Correspondent, Milan
Ian's Feed
Feb 22, 2015

Legal haze: D.C. pot users face questions as deadline expires this week

WASHINGTON (Reuters) – Marijuana advocates’ hopes that the U.S. capital would easily follow in the footsteps of Denver or Seattle in clearing the way for lawful pot use are set to go up in smoke this week.

Voters in the District of Columbia last year passed a measure clearing the way for pot possession, but members of Congress have used their power over the city to prevent local officials from coming up with any plan to let the drug be sold legally for recreational purposes.

Feb 20, 2015

Virginia ex-first lady sentenced to prison for corruption

By Gary Robertson and Ian Simpson

(Reuters) – Former Virginia first lady Maureen McDonnell was
sentenced on Friday to 12 months and one day in prison for her
federal corruption conviction for taking bribes from a
businessman.

McDonnell, 60, was also sentenced by U.S. District Judge
James Spencer to two years of probation following release from
prison.

Feb 19, 2015

Washington rabbi pleads guilty to voyeurism charges

By Ian Simpson

WASHINGTON(Reuters) – A prominent Washington rabbi charged with secretly videotaping dozens of women during ritual baths pleaded guilty to 52 misdemeanor counts of voyeurism on Thursday.

Rabbi Barry Freundel, 63, was accused of installing video cameras to spy on women in the bathing area for his Orthodox synagogue, Kesher Israel Congregation, in Washington’s upscale Georgetown neighborhood.

Feb 17, 2015

Icy storm pummels eastern United States, more cold to come

WASHINGTON (Reuters) – The aftermath of a deadly winter storm paralyzed much of the eastern United States on Tuesday and forecasters warned of the worst cold in two decades from another arctic front this week.

The storm dumped snow and spread ice from New England into the Carolinas after battering the Midwest and Ohio Valley. Temperatures hit -30 Fahrenheit (-34 Celsius) in Saranac Lake, New York, according to the National Weather Service.

Feb 9, 2015

D.C. has ‘discussion’ on legal pot on fear hearing illegal

WASHINGTON, Feb 9 (Reuters) – A planned District of Columbia
city council hearing on legal marijuana sales was reduced to a
discussion on Monday because of fears the hearing could be
illegal.

The hearing was intended to get public comment on a bill
that would make recreational marijuana legal in the U.S. capital
and regulate sales like alcohol. District voters overwhelmingly
approved a ballot initiative last year legalizing marijuana.

Feb 6, 2015

Washington pulls bid to limit homeless access to rooms

WASHINGTON (Reuters) – The District of Columbia on Friday withdrew a request for a court order that would let the U.S. capital put homeless families in shelters on cold nights rather than in individual rooms.

Mayor Muriel Bowser’s administration had filed the emergency motion late on Thursday. The filing said Washington was within a day of running out of space for families in hotel rooms.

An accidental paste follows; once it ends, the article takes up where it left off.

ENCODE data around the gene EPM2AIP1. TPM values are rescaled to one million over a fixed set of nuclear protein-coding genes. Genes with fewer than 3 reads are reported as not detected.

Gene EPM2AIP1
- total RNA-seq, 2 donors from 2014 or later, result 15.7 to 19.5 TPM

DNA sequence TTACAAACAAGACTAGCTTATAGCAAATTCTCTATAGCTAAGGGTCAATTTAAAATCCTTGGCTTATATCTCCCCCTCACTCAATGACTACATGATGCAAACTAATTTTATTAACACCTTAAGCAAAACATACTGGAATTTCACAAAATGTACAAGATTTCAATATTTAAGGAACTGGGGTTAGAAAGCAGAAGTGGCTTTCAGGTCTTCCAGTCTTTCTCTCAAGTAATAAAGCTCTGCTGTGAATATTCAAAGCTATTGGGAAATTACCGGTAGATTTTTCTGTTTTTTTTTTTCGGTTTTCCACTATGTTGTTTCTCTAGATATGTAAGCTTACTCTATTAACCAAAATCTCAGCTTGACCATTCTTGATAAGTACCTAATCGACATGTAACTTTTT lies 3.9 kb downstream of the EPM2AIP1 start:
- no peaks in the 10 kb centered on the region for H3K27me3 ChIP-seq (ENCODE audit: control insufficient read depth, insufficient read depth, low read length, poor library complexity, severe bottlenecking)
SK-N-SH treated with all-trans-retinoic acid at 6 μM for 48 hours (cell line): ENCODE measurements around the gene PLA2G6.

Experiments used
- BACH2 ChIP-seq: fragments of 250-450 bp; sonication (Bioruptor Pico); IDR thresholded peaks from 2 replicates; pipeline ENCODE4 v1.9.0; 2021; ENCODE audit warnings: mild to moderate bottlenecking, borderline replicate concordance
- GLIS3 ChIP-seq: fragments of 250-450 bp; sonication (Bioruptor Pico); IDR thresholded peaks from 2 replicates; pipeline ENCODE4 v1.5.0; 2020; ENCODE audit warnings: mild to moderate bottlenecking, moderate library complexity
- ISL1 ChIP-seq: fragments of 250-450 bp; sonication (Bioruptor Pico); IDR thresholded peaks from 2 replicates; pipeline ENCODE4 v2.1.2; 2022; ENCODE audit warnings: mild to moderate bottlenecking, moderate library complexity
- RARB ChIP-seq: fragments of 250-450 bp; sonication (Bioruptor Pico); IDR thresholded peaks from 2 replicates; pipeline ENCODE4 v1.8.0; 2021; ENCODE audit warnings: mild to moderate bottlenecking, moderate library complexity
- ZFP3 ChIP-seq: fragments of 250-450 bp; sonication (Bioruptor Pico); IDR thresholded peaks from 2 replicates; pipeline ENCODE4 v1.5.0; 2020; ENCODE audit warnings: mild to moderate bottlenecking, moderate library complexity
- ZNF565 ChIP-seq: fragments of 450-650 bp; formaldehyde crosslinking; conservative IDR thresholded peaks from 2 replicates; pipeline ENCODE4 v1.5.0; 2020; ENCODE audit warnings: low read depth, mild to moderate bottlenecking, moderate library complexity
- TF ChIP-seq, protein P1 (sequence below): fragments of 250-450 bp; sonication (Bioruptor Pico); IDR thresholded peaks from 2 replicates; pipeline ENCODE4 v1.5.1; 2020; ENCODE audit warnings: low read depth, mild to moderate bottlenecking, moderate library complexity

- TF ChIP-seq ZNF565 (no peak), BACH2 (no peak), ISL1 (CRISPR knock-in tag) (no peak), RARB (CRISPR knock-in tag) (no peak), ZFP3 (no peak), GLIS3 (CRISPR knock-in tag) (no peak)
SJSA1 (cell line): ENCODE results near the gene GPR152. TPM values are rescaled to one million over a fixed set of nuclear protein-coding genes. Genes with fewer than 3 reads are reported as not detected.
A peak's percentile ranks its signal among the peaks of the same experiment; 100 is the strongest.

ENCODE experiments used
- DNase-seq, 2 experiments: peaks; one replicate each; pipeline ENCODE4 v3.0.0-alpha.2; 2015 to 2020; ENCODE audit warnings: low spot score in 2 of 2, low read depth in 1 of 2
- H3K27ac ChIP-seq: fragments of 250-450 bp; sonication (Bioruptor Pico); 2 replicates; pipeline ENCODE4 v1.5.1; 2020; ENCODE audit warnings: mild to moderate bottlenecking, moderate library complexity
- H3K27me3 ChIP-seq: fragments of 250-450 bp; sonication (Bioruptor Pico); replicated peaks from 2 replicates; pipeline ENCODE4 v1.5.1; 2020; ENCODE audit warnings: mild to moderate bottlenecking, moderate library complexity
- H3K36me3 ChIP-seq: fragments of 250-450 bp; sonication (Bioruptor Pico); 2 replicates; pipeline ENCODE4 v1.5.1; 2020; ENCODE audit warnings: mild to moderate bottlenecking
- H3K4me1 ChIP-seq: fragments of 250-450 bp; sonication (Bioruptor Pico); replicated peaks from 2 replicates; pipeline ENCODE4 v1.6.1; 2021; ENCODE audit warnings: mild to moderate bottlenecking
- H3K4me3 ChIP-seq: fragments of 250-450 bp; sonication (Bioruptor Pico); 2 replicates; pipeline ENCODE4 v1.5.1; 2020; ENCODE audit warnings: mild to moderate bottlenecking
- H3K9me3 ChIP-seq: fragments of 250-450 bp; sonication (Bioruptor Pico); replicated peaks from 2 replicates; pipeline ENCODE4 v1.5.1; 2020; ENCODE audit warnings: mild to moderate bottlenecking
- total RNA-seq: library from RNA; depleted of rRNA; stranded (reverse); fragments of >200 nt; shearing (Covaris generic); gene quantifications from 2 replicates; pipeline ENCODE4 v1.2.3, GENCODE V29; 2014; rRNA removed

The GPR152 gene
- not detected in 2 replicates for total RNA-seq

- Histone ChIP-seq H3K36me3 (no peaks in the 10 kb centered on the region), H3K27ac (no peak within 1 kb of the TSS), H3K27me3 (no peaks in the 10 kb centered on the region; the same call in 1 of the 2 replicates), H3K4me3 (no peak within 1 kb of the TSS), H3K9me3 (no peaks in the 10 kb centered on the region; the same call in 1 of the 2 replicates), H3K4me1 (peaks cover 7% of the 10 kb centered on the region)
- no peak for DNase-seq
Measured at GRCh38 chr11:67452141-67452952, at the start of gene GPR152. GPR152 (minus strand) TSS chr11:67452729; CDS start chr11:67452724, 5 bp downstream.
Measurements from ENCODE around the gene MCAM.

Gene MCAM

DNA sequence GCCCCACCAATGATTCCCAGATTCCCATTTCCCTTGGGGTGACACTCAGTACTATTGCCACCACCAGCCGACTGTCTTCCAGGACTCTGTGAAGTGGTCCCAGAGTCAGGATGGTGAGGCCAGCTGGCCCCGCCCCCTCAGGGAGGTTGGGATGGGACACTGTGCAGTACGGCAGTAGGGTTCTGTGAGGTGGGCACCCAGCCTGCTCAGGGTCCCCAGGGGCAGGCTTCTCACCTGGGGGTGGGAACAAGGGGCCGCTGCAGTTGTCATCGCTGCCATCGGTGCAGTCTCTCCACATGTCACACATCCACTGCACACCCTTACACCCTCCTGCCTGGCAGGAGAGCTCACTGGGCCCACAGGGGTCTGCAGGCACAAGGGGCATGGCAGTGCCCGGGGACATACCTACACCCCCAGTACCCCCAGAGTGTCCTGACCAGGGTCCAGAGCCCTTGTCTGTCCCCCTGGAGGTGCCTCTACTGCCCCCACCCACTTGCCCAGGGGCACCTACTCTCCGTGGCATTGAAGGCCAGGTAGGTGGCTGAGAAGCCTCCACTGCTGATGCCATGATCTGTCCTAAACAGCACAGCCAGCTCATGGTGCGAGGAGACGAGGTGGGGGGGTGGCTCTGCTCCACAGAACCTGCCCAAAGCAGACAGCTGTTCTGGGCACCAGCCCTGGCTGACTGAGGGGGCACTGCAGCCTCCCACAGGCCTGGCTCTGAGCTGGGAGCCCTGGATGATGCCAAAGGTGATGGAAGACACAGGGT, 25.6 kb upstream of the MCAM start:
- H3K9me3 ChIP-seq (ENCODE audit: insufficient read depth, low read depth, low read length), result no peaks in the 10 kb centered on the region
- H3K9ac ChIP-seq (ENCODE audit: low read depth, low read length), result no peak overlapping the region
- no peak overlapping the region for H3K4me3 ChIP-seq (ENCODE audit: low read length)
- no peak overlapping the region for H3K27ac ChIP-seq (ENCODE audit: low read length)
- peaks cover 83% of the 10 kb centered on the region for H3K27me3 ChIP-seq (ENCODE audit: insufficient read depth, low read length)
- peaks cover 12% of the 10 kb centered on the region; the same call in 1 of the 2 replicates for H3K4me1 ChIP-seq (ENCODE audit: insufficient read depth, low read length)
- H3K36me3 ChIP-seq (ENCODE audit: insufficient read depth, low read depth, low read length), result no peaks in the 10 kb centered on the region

Feb 4, 2015

Top U.S. doctor says medical marijuana may help some conditions

WASHINGTON (Reuters) – The United States’ top doctor said that medical marijuana can help some patients in comments on Wednesday that may boost pressure on the Justice Department to redesignate the drug under federal law.

In an interview on “CBS This Morning,” U.S. Surgeon General Vivek Murthy said the medical effectiveness of marijuana had to be shown scientifically and much more information about it was coming.

Feb 3, 2015

Chesapeake Bay recovering but still under stress, report finds

WASHINGTON (Reuters) – The ailing Chesapeake Bay is slowly recovering from pollution and overfishing but still has problems that include a drop by half in a key segment of the blue crab population, a report on the largest U.S. estuary said on Tuesday.

The health snapshot from the Chesapeake Bay Program said the 64,000-square-mile (166,000-square-km) watershed covering six states and Washington, D.C. was threatened by urban development, rising sea levels and warmer water.

Jan 29, 2015

Road-kill deer get mulched as U.S. states turn to composting

, Jan 29 (Reuters) – For years, Jimmy White woke
up worrying about road-kill.

An official with the Virginia highway system, White’s
responsibilities included ensuring that thousands of deer and
other animals hit by cars were collected, a process that cost
the state some $4.1 million per year.

But roadside burial is increasingly not an option because of
underground cables, pipes and other infrastructure near
highways, while landfills charge fees and a decline in the U.S.
rendering industry has removed another disposal outlet. Dragging
the carcasses into nearby bushes or dropping them into pits can
pollute groundwater, said Jean Bonhotal, director of the Waste
Management Institute at New York’s Cornell University.

Jan 28, 2015

Guantanamo order barring touching by women guards harmful – commander

By Ian Simpson

FORT MEADE, Md. (Reuters) – A Guantanamo Bay military court order banning female guards from touching an accused al Qaeda commander harms soldiers’ morale and security at the prison, the commander of the prison’s secret lockup for former CIA captives testified on Wednesday.

The November interim order bars female guards from touching Abd al Hadi al Iraqi, who faces war crimes charges. Iraqi, who is accused of leading attacks in Afghanistan, says that being touched by women guards violates his Muslim faith.

    • About Ian

      "Ian Simpson covers Italian equities from Milan with a focus on banks. In a 30-year career, he has been based in Dallas, Kansas City, New York, Washington, Puerto Rico, Brazil, Portugal and Italy. He has reported from more than 20 countries."
      Joined Reuters:
      1990
      Languages:
      Spanish, Portuguese, Italian, some Dari
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